c) imminent commercial and residential evictions, or those which have been executed and may require reversal; and

d) other serious issues, such as the privacy interests of children, the ability of a regulatory body to conduct an investigation, and a matter impacting an ongoing leadership contest for a national political party.

Where there is no real evidence of urgency, or where the action has a history of procedural delay, judges have factored this into their determination of urgency and have refused to hear motions.1

Examples of “Urgent” Matters Heard Since March 17, 2020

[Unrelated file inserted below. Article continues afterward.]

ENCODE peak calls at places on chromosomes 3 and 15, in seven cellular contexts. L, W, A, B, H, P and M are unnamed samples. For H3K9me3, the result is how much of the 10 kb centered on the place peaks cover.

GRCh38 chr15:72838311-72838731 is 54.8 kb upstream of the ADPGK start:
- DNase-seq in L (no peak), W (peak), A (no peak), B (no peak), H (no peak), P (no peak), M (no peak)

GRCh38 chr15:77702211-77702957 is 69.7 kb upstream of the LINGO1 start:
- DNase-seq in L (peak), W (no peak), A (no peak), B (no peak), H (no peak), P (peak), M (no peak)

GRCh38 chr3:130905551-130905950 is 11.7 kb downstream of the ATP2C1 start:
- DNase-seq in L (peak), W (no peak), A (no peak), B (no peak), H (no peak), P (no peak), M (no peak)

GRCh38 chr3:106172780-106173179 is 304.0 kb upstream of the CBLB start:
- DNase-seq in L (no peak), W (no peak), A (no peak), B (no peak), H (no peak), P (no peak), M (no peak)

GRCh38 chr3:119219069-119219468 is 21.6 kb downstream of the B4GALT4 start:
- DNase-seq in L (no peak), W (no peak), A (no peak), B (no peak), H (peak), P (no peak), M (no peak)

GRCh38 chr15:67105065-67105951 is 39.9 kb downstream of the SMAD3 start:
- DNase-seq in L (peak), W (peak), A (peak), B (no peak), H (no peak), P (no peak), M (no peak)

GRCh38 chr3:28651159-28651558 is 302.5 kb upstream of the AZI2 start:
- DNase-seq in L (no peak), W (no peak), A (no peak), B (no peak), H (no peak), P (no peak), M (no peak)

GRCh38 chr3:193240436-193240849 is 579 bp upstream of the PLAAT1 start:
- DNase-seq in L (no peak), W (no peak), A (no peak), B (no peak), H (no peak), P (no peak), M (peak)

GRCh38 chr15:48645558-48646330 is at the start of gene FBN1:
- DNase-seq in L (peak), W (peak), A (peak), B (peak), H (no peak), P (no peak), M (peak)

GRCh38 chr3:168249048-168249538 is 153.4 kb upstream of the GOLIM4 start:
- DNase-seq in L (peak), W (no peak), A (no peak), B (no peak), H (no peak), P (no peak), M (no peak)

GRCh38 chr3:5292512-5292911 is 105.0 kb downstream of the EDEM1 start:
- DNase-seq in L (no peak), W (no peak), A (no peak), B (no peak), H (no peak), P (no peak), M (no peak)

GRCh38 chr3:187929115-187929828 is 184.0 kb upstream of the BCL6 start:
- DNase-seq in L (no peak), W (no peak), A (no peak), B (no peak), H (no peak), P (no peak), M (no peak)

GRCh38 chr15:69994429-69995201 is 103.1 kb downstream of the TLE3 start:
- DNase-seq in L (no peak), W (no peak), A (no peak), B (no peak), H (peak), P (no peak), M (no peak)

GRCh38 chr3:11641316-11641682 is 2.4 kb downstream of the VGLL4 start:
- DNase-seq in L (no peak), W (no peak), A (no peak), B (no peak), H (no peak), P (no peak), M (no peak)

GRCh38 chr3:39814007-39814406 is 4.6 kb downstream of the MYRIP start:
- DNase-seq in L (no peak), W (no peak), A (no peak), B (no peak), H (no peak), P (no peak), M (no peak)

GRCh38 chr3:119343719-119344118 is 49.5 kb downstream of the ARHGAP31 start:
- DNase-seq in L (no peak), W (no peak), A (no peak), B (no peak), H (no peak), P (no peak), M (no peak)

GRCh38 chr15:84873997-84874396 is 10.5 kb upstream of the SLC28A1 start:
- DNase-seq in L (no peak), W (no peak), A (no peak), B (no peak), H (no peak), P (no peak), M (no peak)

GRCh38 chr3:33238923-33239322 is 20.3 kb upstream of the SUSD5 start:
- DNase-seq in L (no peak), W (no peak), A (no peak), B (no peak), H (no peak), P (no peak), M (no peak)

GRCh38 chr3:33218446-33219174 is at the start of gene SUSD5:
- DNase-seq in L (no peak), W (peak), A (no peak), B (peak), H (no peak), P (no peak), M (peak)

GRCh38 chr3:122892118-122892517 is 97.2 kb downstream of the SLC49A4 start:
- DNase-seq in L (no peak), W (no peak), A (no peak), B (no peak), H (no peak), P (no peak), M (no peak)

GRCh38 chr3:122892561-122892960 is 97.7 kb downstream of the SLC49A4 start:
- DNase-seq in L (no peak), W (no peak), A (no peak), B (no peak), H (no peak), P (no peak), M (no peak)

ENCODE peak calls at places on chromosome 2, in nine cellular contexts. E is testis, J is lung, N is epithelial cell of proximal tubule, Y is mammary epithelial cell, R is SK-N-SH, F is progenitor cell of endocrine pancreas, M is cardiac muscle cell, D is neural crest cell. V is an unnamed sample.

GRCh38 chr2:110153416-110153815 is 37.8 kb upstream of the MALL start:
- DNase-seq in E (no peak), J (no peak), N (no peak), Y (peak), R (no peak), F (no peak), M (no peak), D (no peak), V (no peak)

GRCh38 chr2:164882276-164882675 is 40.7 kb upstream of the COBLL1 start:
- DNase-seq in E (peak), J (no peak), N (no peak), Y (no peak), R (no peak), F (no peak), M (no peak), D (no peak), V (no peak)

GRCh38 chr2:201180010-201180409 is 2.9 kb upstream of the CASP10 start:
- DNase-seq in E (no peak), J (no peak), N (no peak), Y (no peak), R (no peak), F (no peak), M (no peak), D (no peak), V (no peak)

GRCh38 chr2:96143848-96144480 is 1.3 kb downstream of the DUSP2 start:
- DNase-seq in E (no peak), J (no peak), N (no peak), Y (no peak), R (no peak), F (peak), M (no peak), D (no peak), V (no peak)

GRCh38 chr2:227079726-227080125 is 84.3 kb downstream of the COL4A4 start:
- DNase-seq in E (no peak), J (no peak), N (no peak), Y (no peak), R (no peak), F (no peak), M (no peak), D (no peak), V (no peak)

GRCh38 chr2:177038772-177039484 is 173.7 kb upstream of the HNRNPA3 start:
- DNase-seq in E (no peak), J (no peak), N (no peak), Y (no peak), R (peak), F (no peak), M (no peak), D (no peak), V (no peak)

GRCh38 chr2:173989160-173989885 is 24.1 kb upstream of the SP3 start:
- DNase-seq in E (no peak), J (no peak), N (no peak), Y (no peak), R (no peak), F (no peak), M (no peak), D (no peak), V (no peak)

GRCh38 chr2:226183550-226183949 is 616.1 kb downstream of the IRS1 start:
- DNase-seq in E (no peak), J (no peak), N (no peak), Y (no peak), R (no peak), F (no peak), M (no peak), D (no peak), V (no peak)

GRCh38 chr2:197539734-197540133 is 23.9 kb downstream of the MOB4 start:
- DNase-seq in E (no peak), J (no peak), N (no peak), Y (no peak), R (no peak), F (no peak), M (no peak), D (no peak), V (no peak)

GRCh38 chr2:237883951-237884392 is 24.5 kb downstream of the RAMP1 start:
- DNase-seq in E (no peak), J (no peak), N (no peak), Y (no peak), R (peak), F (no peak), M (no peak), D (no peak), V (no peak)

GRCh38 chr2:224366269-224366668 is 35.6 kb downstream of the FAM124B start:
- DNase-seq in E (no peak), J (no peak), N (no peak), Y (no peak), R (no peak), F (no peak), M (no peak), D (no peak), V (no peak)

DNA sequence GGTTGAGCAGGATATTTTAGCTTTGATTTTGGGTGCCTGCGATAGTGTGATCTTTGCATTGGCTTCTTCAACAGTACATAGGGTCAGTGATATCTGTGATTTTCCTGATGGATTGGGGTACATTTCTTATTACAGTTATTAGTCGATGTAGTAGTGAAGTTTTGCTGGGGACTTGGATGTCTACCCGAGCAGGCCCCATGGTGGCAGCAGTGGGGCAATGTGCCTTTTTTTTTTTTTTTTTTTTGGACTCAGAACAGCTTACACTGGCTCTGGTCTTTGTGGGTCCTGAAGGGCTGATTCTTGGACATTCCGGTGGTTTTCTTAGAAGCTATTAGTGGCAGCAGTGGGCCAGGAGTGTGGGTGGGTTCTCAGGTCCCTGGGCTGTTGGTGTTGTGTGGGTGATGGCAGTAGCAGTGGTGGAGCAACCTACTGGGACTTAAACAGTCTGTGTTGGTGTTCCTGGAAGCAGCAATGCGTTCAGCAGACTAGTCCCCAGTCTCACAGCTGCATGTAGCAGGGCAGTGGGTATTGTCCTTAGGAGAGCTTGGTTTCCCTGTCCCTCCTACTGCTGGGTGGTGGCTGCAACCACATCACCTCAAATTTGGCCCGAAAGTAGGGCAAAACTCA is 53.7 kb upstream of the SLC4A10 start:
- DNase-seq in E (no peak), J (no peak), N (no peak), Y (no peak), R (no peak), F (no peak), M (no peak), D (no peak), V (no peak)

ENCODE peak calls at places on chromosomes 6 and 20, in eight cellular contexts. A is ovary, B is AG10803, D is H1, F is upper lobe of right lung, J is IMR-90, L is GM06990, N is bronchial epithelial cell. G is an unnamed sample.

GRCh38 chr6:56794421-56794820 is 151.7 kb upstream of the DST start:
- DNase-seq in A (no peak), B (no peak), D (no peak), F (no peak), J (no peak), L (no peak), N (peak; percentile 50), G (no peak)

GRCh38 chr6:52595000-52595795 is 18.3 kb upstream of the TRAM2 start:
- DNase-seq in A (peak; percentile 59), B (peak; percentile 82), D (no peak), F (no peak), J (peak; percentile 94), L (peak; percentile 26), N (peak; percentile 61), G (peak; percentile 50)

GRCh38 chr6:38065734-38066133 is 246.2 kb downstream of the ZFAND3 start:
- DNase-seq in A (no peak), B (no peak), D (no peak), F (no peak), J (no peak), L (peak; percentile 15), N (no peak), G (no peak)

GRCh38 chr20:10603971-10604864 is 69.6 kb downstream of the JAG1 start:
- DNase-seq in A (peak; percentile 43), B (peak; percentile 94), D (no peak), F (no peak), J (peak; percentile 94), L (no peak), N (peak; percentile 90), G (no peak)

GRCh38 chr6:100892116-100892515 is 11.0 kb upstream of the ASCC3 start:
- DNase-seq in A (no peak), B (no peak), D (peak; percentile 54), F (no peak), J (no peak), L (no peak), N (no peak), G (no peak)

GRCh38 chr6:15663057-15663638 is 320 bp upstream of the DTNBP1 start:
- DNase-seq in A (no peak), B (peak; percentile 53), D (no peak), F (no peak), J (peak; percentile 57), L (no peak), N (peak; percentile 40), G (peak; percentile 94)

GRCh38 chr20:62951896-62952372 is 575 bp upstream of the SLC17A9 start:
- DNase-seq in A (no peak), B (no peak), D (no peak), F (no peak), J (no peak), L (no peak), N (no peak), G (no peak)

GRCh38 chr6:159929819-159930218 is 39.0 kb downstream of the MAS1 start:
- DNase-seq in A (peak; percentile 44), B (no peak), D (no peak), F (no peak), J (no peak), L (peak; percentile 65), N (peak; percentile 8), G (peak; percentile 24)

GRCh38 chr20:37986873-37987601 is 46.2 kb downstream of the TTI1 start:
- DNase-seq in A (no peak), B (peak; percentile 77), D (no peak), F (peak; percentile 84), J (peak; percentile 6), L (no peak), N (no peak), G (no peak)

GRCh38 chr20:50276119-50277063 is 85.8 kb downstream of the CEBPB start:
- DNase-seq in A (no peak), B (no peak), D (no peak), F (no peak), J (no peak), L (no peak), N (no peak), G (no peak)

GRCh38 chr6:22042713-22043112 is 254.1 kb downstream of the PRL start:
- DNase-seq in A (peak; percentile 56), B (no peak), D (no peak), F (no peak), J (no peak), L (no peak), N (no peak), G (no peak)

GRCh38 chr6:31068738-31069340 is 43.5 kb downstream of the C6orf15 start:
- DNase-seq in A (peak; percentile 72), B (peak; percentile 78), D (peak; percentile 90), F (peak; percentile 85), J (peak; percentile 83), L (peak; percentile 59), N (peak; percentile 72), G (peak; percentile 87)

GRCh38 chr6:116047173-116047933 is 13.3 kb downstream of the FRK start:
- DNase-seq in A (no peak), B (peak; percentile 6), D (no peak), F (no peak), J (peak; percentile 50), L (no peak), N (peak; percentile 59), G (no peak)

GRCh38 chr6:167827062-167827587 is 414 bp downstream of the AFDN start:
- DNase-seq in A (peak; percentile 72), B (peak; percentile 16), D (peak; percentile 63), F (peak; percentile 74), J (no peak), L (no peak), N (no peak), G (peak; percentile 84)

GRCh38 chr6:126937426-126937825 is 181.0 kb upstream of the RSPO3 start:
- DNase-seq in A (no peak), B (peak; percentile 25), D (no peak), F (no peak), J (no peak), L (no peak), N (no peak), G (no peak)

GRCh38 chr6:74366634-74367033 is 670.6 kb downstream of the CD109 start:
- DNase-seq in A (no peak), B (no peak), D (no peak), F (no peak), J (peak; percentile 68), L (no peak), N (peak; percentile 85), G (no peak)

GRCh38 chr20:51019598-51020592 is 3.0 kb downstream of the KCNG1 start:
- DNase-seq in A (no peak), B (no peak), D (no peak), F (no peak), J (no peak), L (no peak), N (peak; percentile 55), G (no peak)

Risk of Financial Loss: A substantial risk of imminent financial losses has been a primary driver of the court’s determination of urgency in civil and commercial matters. In Ali v Tariq, the sale of a property was put in jeopardy by a writ of execution granted pursuant to a default judgment that was filed against lands and premises that were to be sold.2 The motion was “urgent” because of the impending loss of the sale and “dramatic losses” if the sale did not close – particularly given the current state of economic uncertainty. In Morris v Onca, a judgment creditor who was at risk of defaulting on a real estate transaction sought an urgent hearing for a contempt order to enforce payment of the money owed, which had been obtained by the respondent through fraud.3 The judgment creditor presented evidence that the fraudster was actively moving assets overseas, and the court determined that the matter was urgent.